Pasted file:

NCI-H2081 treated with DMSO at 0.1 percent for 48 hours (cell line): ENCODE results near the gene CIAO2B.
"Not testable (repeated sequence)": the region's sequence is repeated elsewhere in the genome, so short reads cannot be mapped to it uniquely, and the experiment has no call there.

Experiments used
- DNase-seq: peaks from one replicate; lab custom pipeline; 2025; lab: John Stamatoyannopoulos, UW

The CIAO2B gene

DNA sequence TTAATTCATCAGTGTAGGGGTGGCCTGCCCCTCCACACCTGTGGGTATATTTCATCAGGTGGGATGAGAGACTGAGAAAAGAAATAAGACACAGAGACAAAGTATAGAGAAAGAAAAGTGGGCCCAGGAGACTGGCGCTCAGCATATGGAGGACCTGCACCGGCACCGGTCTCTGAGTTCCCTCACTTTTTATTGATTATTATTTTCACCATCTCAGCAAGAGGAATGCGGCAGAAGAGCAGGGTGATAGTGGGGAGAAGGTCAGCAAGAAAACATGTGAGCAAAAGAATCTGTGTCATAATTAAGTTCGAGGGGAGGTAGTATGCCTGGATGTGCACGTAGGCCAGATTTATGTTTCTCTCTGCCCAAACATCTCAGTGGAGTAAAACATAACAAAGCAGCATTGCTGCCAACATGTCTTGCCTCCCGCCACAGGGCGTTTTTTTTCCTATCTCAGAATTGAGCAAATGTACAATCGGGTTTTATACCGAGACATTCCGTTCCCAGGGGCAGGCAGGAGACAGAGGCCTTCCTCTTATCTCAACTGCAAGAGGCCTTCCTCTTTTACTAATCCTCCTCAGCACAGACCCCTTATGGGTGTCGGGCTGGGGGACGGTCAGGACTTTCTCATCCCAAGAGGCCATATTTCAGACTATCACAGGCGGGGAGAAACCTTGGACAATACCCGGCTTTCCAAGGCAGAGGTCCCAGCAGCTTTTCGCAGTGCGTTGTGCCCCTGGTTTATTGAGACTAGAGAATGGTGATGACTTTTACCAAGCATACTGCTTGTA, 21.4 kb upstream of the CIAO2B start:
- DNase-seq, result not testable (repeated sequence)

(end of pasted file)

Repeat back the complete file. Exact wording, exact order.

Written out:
NCI-H2081 treated with DMSO at 0.1 percent for 48 hours (cell line): ENCODE results near the gene CIAO2B.
"Not testable (repeated sequence)": the region's sequence is repeated elsewhere in the genome, so short reads cannot be mapped to it uniquely, and the experiment has no call there.

Experiments used
- DNase-seq: peaks from one replicate; lab custom pipeline; 2025; lab: John Stamatoyannopoulos, UW

The CIAO2B gene

DNA sequence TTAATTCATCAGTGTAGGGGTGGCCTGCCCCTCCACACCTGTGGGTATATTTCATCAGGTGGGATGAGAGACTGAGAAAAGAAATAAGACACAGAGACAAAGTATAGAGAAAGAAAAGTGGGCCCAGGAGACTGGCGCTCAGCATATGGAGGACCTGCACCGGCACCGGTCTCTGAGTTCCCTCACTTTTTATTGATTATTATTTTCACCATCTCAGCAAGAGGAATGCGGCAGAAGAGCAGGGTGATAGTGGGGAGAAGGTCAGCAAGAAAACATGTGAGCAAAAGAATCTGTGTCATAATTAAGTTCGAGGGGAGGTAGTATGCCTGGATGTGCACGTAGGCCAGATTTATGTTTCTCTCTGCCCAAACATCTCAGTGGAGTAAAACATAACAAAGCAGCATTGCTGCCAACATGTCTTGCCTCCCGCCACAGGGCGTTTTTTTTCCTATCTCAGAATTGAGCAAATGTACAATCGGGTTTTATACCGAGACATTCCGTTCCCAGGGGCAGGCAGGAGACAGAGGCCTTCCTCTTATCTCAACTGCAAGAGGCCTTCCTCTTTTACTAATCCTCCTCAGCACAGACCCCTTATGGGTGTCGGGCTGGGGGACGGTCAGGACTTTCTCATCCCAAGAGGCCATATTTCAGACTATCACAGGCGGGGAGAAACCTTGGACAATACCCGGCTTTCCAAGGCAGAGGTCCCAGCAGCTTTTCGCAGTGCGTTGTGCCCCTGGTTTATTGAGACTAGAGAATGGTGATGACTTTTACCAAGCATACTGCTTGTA, 21.4 kb upstream of the CIAO2B start:
- DNase-seq, result not testable (repeated sequence)